Now that the world’s governments have adopted the 2030 Agenda for Sustainable Development together with its 17 Sustainable Development Goals (SDGs), it’s time to talk strategy and implementation. What needs to be done so that the agenda lives up to what it promises? Elisabeth Prügl, Professor of International Relations at the Graduate Institute in Geneva, discusses these issue below.

Strong Promises

To begin with, SDG promises are substantial and should make feminists happy. Goal 5 addresses many issues of particular importance to feminist movements, including ending violence against women and girls, recognising and valuing unpaid care and domestic work, seeking to advance women’s equal participation and leadership, and ensuring access to reproductive rights (though carefully excluding sexual rights). Moreover, gender is mainstreamed throughout all the goals bringing into view crucial issues such as the need to give women equal access to economic resources including control over land and other property. Important for WILPF is goal 16 on promoting just, peaceful and inclusive societies, which includes a focus on ending all forms of violence, abuse, exploitation and trafficking, as well as a call for inclusive, participatory and representative decision-making.


Number five in the Sustainable Development Goals is gender equality.

This is a far cry from the Millennium Development Goals that reduced gender equality to equal access to primary and secondary education and to improving maternal health. In the SDGs politics is built in, structures of patriarchy are recognized as problems, and women are moved from clients to citizens with rights. Importantly, the SDGs apply universally, not only to low- and middle-income countries. They thus give a tool to activists both in the North and South to hold their governments accountable on issues ranging from ending discrimination to protecting the labor rights of migrant women.

Moving Towards Implementation

The discussion now has shifted to ensuring that the ambitious agenda is implemented. The 60th session of the Committee on the Status of Women (CSW) will be an important occasion to advance this work. As the principal inter-governmental body at the global level tasked with promoting gender equality and women’s empowerment, CSW plays a central role overseeing the commitments governments have made.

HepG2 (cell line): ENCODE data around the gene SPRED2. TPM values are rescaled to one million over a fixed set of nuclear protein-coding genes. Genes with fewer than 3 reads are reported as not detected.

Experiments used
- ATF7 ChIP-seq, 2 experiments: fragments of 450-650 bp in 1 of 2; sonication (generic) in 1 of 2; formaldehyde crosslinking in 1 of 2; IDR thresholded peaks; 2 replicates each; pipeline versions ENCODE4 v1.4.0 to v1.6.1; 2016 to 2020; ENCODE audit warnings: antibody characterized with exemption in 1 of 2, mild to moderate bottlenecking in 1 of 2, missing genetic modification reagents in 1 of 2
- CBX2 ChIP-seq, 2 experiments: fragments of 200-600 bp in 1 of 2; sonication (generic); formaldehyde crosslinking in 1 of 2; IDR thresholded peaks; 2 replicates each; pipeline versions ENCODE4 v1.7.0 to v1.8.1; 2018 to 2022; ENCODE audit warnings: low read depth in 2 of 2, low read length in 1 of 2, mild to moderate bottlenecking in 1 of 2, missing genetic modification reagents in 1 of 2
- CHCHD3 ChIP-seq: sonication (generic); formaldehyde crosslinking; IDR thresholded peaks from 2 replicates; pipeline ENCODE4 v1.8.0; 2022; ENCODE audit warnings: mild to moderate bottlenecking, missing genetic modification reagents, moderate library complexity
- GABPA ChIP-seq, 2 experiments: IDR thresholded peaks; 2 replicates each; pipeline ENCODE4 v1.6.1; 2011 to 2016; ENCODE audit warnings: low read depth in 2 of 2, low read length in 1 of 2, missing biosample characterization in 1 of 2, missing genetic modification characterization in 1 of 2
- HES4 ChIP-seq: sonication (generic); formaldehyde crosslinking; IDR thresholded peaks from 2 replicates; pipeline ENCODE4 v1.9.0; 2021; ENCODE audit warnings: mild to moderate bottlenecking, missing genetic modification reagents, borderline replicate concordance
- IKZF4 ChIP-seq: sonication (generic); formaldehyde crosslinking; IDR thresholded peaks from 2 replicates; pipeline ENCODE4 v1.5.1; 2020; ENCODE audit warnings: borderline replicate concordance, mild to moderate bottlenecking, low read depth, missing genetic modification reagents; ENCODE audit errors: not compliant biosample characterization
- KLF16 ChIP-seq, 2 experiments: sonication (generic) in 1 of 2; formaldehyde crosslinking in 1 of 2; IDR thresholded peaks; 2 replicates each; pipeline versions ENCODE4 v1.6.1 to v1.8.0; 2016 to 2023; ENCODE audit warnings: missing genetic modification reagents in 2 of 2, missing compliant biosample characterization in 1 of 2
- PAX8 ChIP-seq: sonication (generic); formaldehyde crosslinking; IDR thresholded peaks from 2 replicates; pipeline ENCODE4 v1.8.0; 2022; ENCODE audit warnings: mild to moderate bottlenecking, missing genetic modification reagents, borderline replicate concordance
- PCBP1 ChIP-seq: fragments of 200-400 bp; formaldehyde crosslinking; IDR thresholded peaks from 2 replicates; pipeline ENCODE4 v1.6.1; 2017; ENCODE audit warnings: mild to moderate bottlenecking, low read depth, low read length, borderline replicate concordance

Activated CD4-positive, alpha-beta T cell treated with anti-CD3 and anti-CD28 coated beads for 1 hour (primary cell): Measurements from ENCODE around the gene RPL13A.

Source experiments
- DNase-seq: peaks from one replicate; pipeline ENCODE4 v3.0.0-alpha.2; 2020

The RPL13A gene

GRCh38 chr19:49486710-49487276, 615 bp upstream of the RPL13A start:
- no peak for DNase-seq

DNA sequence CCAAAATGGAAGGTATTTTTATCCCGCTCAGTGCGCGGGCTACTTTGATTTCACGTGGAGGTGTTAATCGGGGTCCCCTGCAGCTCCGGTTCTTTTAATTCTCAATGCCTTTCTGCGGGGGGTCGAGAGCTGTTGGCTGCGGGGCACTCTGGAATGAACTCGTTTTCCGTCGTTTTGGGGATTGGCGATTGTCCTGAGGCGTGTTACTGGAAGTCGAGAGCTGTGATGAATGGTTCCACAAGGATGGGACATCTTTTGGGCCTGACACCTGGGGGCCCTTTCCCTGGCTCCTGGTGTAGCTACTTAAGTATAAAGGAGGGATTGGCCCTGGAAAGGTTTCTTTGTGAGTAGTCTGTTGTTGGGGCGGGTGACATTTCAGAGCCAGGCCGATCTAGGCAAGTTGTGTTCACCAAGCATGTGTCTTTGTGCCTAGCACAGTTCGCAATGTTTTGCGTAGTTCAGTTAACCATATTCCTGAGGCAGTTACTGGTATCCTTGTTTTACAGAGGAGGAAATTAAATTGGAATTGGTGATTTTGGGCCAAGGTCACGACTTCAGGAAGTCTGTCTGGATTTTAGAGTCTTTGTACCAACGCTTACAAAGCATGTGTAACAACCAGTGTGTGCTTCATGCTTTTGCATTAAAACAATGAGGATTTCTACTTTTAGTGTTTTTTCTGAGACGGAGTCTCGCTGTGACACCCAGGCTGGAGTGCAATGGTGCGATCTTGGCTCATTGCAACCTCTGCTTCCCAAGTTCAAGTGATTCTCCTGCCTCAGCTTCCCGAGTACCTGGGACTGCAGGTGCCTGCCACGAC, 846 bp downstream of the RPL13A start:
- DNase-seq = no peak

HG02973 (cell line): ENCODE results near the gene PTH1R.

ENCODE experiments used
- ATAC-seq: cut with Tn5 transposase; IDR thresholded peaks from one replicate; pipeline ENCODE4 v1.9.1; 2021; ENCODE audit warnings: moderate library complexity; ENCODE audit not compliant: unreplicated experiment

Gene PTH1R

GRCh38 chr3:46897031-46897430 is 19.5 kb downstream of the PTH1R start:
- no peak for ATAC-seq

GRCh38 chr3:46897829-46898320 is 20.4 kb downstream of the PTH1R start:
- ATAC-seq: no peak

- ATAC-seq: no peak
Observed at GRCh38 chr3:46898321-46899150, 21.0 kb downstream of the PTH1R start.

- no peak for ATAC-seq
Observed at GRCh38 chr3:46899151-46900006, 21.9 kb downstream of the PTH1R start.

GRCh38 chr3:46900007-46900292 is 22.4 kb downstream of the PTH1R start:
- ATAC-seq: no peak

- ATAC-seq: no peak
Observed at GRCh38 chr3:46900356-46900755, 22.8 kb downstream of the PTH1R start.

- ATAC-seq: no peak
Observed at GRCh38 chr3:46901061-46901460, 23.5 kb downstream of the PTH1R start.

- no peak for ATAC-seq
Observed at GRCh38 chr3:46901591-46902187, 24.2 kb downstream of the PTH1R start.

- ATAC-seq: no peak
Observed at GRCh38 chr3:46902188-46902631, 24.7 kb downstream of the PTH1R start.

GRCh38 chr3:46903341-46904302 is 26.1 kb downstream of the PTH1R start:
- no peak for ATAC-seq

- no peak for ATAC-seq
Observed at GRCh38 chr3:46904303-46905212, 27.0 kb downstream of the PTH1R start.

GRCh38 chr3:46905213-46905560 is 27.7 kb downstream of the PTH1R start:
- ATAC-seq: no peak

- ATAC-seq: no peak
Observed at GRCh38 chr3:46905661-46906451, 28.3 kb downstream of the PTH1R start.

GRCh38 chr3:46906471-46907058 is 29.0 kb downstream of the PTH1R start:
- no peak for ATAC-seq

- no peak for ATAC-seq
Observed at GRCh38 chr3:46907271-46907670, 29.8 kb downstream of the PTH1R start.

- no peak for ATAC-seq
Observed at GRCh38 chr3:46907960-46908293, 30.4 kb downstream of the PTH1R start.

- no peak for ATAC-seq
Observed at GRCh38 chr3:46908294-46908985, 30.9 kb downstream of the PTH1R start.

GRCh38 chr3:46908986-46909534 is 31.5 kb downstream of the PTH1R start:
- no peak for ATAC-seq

So what are the issues to look out for?

a) Governments Need to Reconsider Women’s Agencies and Gender Mainstreaming

First, the implementation of the SDGs will depend on governments. Many are in the process of developing strategies and action plans to translate the SDGs into national agendas. These plans will build on existing infrastructures, but now is an opportunity to strengthen these, correct what has gone wrong, and put new ideas on the table.

For example, there is a wide consensus among gender experts that the most successful national models combine strong women’s policy agencies with a strategy of gender mainstreaming. In many countries these agencies continue to be weak, and frequently gender mainstreaming has not been implemented convincingly. But, where women’s agencies are strong they have played a major role in generating new gender equality legislation (as for example in Chile in the 1990s); and where institutions have embraced gender mainstreaming they have sometimes produced surprising impacts. Thus, whatever one may think of the World Bank’s “gender equality as smart economics” agenda, it has produced a slew of new data on gender and development and shifted the discourse. The challenge in moving forward with gender mainstreaming will be to harness the openings it has provided for feminist agendas.

b) Creative Financing also Includes Changes in Macroeconomic Policies